- The Washington Times - Wednesday, March 18, 2020

A coalition of bipartisan lawmakers on the House Judiciary Committee Wednesday demanded Attorney General William P. Barr take “decisive steps” to stop retailers from hiking up prices for essential items during the coronavirus pandemic.

“We urge you to take a more comprehensive approach by coordinating with the state’s attorneys general to counteract price gouging and clarifying specific actions the Department intends to take to deter these abhorrent practices,” the lawmakers wrote in a letter to Mr. Barr.

“It is critical that the DOJ play a central role in ensuring that consumers have access to the items they need to protect themselves, their families and their communities,” the letter continued.

The letter was signed by House Judiciary Committee Chairman Jerrold Nadler, New York Democrat; Joe Neguse, Colorado Democrat; James Sensenbrenner, Wisconsin Republican; and David Cicilline, Rhode Island Democrat.

Last week, Mr. Barr urged prosecutors across the country to vigorously prosecute retailers taking advantage of the coronavirus pandemic, saying such conduct “cannot be tolerated.”

The call for action comes as state attorneys general throughout the country began cracking down on retailers who jacked up prices on face masks, hand sanitizer, disinfecting wipes and other coronavirus- related products.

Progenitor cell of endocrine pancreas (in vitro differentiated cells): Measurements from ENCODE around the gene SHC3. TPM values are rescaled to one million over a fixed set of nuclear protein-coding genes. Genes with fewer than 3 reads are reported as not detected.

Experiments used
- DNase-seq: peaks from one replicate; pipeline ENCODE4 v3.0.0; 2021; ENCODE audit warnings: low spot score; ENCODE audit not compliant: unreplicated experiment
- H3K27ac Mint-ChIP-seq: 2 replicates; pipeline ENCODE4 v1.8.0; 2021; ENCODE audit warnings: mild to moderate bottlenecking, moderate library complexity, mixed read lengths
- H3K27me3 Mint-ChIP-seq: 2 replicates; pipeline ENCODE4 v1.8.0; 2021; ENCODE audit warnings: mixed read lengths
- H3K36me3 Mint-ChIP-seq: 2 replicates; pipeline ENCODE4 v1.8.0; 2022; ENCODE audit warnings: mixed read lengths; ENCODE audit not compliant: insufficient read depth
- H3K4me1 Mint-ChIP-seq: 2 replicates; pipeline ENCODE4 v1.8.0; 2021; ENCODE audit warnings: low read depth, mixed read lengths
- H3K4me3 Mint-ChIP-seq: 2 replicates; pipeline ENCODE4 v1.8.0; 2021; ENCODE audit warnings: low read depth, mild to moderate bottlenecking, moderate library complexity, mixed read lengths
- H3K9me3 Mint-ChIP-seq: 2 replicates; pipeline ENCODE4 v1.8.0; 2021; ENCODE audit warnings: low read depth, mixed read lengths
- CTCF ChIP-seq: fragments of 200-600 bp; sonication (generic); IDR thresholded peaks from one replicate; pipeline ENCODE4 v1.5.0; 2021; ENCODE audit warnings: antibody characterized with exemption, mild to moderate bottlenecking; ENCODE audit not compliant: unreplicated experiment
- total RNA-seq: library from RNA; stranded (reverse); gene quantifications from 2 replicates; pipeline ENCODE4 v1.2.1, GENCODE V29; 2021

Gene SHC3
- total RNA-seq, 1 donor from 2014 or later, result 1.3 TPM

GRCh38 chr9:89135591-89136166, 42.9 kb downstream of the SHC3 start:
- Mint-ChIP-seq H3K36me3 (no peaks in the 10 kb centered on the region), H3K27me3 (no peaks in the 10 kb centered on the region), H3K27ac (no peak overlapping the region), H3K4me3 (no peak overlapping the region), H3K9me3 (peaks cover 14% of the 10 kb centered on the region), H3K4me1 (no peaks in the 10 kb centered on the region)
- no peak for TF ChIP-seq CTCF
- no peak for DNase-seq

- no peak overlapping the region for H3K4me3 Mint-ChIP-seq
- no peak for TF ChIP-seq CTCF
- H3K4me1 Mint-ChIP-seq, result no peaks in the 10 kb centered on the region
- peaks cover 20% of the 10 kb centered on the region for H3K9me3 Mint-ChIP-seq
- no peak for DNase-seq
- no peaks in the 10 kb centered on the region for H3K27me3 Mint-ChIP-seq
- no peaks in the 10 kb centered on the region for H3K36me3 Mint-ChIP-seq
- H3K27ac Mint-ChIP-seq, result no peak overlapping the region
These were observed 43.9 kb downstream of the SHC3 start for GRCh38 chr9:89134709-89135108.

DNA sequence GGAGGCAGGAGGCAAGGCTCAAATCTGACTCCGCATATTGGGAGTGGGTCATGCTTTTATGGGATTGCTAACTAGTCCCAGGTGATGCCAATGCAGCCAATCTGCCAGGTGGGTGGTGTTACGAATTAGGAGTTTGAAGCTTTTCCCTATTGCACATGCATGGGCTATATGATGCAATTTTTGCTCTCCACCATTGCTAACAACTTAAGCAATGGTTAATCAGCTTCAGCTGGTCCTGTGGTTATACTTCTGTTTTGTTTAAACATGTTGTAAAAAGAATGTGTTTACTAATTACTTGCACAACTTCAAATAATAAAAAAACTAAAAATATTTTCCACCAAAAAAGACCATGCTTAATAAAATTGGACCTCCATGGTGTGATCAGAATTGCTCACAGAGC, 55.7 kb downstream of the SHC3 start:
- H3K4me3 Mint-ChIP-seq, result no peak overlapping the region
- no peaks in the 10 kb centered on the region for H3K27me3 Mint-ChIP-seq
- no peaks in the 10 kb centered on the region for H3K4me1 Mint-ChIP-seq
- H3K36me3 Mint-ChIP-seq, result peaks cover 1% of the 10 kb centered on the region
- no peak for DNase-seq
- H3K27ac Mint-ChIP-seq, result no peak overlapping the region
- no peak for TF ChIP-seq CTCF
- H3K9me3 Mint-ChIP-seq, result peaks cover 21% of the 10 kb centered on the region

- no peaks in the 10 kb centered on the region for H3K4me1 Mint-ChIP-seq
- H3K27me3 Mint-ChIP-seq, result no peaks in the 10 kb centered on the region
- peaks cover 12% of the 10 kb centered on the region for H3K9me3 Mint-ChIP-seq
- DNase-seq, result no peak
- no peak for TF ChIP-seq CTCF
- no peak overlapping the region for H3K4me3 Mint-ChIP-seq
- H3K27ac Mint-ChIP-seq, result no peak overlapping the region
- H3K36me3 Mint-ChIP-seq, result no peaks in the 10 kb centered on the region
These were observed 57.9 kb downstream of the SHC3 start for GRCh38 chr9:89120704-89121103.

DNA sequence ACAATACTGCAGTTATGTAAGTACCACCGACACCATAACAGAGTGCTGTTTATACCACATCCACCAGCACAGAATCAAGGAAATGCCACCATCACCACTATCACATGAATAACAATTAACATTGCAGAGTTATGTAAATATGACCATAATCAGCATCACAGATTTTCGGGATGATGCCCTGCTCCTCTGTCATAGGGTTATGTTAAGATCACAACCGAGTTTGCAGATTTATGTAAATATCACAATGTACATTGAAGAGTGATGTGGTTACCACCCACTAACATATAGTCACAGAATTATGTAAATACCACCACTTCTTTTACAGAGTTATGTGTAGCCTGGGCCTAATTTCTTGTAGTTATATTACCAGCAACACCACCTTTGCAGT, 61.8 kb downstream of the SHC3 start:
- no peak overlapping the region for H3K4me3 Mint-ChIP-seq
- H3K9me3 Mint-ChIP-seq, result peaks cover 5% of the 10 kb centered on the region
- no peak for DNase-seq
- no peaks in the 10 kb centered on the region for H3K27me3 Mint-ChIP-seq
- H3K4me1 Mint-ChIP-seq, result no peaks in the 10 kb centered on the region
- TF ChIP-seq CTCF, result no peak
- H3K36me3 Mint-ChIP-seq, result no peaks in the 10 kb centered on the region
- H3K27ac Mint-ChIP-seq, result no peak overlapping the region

On Wednesday, the U.S. Attorney for the District of Columbia announced it would appoint a COVID-19 pandemic fraud coordinator

In New Jersey, Attorney General Gurbir Grewal issued 13 subpoenas and more than 80 warning letters to businesses suspected of price gouging during the pandemic.

Michigan Attorney General Dana Nessel issued a cease-and-desist letter to home improvement retailer Menards, calling its actions “unconscionable.”
Ms. Nessel accused Menards — one of the state’s largest retailers — of jacking up prices on bleach and face masks during the pandemic. She said she’s received 18 complaints from consumers about price increases.

Connecticut Attorney General William Tong said his office is probing more than 71 reports of retailers trying to line their pockets. He has fielded complaints from a resident who was charged nearly $40 for a 30-pack of toilet paper and another who said they paid more than $25 for hand sanitizer that normally retails for roughly $10.

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